UP Education Network, a nonprofit organization that partners with school districts, parents and staff to significantly improve formerly struggling Massachusetts schools, today announced that Bain Capital has contributed $100,000 to strengthen digital equity for all UP scholars. The contribution will provide UP Education Network’s students across five schools with devices, adequate internet access, and more IT support, ensuring every student successfully learns from home for what could be the remainder of the school year.

The transition to remote learning during the pandemic highlighted the digital inequity among students, especially those in underserved communities. According to a study by Pew Research Center, 59% of parents from economically disadvantaged communities who had children in schools that were remote at the time said their children would likely face at least one of three digital obstacles, including having to do schoolwork on a cellphone, no reliable internet connection at home, and no access to a computer at home. UP Education Network has been working to address digital inequity in the Boston-area community, developing new and unique systems and partnering with companies to provide their students, teachers, and families with what they need for effective remote learning.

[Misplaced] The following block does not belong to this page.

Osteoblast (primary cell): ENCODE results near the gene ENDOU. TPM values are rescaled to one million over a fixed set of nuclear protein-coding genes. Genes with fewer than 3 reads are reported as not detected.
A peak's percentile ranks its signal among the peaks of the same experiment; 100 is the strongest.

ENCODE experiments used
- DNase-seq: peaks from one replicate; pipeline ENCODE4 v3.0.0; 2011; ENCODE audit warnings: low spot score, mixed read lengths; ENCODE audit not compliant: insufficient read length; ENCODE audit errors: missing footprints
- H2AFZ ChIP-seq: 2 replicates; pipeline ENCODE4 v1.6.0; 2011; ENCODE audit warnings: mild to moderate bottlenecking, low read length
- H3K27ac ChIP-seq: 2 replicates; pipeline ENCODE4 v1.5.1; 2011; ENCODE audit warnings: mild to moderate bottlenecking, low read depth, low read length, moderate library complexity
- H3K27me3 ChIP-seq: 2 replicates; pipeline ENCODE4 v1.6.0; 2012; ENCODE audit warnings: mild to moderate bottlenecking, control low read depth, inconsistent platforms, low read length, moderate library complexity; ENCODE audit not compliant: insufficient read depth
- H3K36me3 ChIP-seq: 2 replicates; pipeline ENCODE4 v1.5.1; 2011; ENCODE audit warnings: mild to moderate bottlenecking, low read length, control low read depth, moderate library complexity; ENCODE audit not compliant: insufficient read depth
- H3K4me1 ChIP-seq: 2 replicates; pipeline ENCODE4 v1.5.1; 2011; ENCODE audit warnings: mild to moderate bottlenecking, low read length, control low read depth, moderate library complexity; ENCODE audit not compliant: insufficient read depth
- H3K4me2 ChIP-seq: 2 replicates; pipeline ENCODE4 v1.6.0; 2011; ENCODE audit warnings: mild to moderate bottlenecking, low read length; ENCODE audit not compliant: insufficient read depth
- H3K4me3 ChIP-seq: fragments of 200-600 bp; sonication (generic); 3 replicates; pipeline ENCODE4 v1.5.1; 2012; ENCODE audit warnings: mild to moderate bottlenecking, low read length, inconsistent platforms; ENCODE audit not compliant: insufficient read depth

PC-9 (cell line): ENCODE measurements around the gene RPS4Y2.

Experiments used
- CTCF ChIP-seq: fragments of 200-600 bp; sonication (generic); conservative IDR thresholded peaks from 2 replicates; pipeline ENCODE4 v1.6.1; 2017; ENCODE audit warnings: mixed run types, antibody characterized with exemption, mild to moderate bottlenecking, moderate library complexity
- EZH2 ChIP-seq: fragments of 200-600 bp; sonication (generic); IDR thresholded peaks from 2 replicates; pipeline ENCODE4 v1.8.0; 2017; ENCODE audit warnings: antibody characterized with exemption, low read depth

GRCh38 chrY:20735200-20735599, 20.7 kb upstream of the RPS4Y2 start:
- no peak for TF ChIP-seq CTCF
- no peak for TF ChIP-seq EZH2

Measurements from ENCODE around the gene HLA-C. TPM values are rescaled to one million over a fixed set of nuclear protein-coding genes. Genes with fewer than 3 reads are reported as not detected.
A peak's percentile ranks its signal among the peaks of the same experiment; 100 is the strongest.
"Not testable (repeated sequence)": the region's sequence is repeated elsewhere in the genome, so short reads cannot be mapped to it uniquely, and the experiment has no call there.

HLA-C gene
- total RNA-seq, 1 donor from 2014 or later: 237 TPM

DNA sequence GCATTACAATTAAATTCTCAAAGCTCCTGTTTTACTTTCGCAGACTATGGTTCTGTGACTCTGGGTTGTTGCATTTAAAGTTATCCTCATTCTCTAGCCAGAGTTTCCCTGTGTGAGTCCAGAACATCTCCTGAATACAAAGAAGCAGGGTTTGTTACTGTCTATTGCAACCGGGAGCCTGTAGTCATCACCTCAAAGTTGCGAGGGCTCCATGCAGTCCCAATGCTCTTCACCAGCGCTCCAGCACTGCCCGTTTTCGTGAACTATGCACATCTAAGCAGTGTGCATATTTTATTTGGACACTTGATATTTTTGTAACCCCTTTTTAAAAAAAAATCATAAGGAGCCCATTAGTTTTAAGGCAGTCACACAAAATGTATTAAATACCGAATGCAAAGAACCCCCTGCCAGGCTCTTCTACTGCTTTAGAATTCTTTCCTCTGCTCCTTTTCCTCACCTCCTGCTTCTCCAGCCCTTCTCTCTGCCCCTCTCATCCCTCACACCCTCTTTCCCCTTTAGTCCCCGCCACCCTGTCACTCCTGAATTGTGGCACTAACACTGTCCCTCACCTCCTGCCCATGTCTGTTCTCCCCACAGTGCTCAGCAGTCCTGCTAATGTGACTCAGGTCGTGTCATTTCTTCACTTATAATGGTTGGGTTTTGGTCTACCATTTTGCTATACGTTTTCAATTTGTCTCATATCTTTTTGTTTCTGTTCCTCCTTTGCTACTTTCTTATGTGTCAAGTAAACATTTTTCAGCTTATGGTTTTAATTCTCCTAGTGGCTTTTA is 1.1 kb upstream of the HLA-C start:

“This generous donation from Bain Capital will benefit so many of our students, teachers, and families,” said Veronica Conforme, CEO of UP Education Network. “While the unprecedented learning challenges brought on by the pandemic remain significant, this contribution will allow us to move forward and focus on our students’ education, knowing they have the necessary infrastructure needed to handle the reality of remote learning.”

“Digital inequity is a prevalent and significant issue that will persist beyond the pandemic, and we are proud to support UP Education Network in their efforts to keep students learning,” said Greg Shell, a Managing Director of Bain Capital and member of the UP Board of Trustees. “With up to 20% of UP’s scholars lacking adequate internet to support remote learning, this is a long-standing problem of inequity highlighted by the pandemic. These issues have and will continue to impact our communities without the proper support.”

Currently, UP’s Boston schools are reassessing plans to reopen utilizing a hybrid learning model, starting with high needs students, then phasing in the rest of their K-8th grade students over the coming weeks where families opt in, and if the city’s COVID-19 positivity rate falls below 4%. They will continue to provide a remote learning option likely through the end of the school year.

Source: BainCapital